The Combat Art of Albert K. Murray
The camera is a marvelous instrument,” says the portrait artist Albert K. Murray, “but when it comes to covering a war, it has its limitations. The artist’s imagination can go where the lens cannot and adds a unique distillate to everything he paints.” Born in 1906 at Emporta, Kansas, Murray was already a well-known painter when he joined the Navy shortly after Pearl Harbor as one of only six American Navy combat artists. At first, he remembers, the idea of having an artist aboard was brand new and not particularly palatable to most commanders: “On my own initial cruise,” says Murray, “I was allowed to paint only during sack time.” Artists did not normally paint during actual combat in any case—they manned battle stations—but they sketched incessantly whenever they had the chance, Murray recalls, “constantly accumulating data that we put to good use when the time came. ” For Murray that time came often. Some 210 of his wartime oils and watercolors survive; some of the finest appear here and on the following pages.
He spent most of the war with what he calls the “poor man’s Navy—amphibious outfits and smaller vessels”—in Caribbean, North African, and Atlantic waters. But in August, 1944, he went ashore with the third wave during the Allied assault on southern France, and it was there, at Ste. Maxime, that his devotion to his art came closest to getting him killed. Attached to an Army unit for the invasion, he had reached the relative safety of a medieval fortress overlooking Monte Carlo. Seated on a parapet, he sketched a French cruiser exchanging fire with a German shore battery three thousand feet below while.behind him,the rest of his unit lined up for chow. As he painted away—he recalls being especially pleased at how accurately a brand new tube of watercolor was capturing the deep blue of the Mediterranean—a German artillery crew farther up the hillside began zeroing in on him. He remained oblivious until .88 shells began bursting in the dry moat, their concussion blowing the beans from the men’s plates. As he scrambled to close his paintbox, a shrapnel fragment clipped off one of his dog tags.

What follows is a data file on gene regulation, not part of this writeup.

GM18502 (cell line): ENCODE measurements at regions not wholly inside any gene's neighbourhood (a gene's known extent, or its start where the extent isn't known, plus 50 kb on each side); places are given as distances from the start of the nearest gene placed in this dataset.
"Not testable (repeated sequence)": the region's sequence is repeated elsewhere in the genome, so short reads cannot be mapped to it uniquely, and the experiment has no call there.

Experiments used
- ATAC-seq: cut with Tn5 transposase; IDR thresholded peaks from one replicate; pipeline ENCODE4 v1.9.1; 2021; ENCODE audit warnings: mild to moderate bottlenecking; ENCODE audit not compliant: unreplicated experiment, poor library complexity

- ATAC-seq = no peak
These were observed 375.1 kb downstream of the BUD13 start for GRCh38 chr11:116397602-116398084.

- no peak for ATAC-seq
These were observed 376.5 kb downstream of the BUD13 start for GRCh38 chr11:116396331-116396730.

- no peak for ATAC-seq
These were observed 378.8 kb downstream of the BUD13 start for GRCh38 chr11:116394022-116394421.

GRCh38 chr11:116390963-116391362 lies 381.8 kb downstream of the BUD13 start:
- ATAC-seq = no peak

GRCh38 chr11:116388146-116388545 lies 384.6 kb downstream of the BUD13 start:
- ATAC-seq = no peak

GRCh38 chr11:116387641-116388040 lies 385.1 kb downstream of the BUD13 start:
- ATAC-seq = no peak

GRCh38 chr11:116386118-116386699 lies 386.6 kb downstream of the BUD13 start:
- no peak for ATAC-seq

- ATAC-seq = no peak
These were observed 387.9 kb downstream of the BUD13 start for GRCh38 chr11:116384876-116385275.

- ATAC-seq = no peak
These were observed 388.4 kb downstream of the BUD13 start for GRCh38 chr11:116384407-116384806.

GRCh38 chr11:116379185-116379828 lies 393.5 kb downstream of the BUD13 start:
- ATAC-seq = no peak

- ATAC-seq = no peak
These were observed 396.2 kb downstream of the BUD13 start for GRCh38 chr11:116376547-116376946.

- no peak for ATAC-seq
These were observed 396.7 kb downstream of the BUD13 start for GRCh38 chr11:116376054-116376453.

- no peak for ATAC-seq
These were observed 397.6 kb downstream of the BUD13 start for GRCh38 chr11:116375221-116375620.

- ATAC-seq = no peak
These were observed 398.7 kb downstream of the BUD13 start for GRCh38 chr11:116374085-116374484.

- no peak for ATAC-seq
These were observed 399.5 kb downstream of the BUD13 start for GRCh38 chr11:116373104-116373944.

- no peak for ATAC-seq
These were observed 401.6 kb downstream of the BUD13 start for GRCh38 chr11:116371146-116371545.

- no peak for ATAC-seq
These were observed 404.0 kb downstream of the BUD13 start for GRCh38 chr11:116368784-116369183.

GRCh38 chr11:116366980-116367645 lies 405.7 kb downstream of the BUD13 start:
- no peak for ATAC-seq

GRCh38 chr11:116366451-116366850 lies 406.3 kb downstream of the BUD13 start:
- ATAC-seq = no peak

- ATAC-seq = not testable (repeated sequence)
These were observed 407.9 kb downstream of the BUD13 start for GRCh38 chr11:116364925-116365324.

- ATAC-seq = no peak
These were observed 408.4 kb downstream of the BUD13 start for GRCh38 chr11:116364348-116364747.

After the fighting ended, Murray stayed on in the Navy to paint a distinguished series of portraits of the officers and men who had fought and won the war at sea. He found this assignment a “tremendous challenge,” he says, because he wanted to capture on canvas the “trained and disciplined leadership that would prove to American mothers and fathers that their loved ones had not just been cannon fodder.” Murray emerged from his eight and a half years of service a commander in the Naval Reserve and, though he is now perhaps best known for his fine portraits of business leaders, the top brass of today’s Marines and Navy, resplendent in their uniforms and medals, still routinely make their way to his Manhattan portrait studio.